Why don’t I hear back from employers about my job application?


Do you submit résumés or applications but don’t hear anything back from employers?

Here's a hint: When it comes to getting a response on your application, you usually get back what you put in.

So why don’t employers follow up with unsuccessful candidates?

There are many reasons why employers don’t contact job seekers, such as:

  1. They don’t have time. Employers are busy. Contacting every candidate and providing thoughtful feedback takes time. Consider that an employer may have had multiple positions to fill and on average there are more than a dozen applicants per position.
  2. They didn’t think you really wanted the job. If you send the same résumé and cover letter to different employers or if the application is full of typos, chances are you won’t hear back from any of them. They’ll assume you didn’t put much effort into the application because you just aren’t interested in them or their job.
  3. They don't have to. You might feel like you are entitled to a response but employers are under no obligation to let you know the outcome of their recruitment.

Below are some ways you can increase your chances of hearing back from an employer about a job. They might even give you feedback on things to improve next time.

What can you do to increase your chances of hearing back?

  1. Tailor your application to each job you apply for. Tailoring your application to the specific employer is a key way to let employers know you are interested in working with them. It shows you have researched their business and understand them and the role. Use your cover letter to explain how you would fit within and benefit the business. Employers will remember you for it!
  2. Know that how you apply for jobs will impact whether you hear back. Your chances of hearing back from an employer varies depending on how and where you are applying for jobs. For example, applying for jobs online greatly reduces the chances of hearing back. That’s why it’s a good idea to broaden your job search strategy to include a range of channels, including the hidden jobs market.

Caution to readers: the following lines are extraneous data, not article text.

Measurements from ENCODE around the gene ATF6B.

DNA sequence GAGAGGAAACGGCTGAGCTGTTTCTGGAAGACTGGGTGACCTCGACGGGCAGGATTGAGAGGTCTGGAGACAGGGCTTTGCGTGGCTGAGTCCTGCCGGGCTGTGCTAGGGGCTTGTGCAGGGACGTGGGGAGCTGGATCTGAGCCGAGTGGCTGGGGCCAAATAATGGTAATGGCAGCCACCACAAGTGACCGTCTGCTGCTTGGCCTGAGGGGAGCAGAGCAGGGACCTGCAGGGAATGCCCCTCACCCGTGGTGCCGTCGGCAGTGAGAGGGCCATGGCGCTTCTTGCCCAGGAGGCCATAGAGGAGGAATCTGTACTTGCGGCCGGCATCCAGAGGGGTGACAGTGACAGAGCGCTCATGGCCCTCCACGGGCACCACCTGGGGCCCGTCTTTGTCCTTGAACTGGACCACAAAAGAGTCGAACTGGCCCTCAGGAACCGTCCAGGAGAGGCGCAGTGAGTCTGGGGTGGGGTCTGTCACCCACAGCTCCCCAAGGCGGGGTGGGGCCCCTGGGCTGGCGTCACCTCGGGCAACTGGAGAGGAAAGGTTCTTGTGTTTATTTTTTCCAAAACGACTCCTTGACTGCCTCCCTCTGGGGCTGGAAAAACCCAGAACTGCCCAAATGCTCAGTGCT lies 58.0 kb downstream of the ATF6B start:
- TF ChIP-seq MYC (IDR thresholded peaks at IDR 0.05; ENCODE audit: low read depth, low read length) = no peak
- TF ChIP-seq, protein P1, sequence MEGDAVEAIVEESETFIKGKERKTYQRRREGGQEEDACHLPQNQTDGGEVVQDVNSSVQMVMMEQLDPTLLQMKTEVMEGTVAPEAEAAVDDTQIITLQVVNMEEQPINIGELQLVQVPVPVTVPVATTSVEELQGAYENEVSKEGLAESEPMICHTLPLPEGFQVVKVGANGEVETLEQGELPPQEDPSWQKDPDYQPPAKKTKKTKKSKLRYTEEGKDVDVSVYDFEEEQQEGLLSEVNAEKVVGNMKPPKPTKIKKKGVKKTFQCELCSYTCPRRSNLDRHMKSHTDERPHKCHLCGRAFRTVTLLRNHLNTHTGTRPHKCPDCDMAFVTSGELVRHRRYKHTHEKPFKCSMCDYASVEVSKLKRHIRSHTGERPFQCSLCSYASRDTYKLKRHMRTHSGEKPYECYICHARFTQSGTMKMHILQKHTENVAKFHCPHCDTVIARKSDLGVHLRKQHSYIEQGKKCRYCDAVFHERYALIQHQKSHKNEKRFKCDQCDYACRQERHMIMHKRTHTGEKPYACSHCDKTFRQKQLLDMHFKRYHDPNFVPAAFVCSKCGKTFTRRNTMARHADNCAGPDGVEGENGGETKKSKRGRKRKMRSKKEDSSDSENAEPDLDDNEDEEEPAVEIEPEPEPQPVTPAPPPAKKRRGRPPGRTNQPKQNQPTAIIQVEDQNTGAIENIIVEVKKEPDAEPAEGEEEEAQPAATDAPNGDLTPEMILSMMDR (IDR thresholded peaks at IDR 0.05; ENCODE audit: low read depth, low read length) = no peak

3. Contact employers directly about jobs. You don’t have to wait for employers to advertise vacancies to hand in your résumé. Be proactive and contact employers you want to work for. Use your research on the employer to explain why you want to work there. You never know, they might have an opening or be willing to put your details on file for next time they are recruiting.
  4. Hustle your networks. Ask people around you if they know about any jobs that might be available. Using word of mouth is a very common way for employers to recruit - it can save them time and effort.
  5. Always follow up about the job. Don’t wait for an employer to get back to you after submitting your (tailored) application. Ask them how their recruitment is progressing. Even if you were unsuccessful, take the chance to ask for feedback on what you could do better next time. Always thank them for their time.

Remember that while there will always be employers who will go out of their way to provide updates and feedback to unsuccessful candidates, some just won’t. Always be professional and polite to employers you speak to and always take the opportunity if you are offered feedback by an employer.

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